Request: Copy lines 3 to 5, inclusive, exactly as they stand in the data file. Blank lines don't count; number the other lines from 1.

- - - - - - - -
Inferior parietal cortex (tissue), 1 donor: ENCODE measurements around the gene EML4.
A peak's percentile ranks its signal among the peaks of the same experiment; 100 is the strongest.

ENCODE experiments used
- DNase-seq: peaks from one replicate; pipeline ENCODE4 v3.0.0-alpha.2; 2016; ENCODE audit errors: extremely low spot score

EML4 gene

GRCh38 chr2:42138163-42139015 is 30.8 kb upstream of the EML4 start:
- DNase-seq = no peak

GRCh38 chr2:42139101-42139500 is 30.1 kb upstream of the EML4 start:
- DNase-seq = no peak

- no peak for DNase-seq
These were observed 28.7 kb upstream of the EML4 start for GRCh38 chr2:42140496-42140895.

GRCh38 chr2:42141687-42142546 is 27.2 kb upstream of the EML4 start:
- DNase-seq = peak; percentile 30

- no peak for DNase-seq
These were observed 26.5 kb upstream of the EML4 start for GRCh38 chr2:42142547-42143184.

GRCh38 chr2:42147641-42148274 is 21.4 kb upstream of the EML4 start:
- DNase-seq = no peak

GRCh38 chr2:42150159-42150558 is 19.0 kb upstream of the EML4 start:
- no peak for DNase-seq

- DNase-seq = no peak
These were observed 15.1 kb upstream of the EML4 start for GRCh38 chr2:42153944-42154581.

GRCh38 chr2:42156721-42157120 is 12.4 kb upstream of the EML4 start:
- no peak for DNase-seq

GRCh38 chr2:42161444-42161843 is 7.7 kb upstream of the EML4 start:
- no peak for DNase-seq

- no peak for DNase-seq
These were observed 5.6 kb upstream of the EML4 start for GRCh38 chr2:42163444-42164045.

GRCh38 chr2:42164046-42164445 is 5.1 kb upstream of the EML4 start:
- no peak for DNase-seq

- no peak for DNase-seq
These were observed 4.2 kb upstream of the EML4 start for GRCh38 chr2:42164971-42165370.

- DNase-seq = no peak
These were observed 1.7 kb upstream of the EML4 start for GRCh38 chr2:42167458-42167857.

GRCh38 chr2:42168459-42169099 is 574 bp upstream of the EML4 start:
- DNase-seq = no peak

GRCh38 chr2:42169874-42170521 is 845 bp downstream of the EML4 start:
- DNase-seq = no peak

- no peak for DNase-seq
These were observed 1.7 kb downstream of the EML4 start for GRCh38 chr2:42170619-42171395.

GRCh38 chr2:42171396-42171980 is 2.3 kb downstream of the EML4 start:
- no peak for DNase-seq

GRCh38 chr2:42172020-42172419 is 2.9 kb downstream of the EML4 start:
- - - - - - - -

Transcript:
ENCODE experiments used
- DNase-seq: peaks from one replicate; pipeline ENCODE4 v3.0.0-alpha.2; 2016; ENCODE audit errors: extremely low spot score

EML4 gene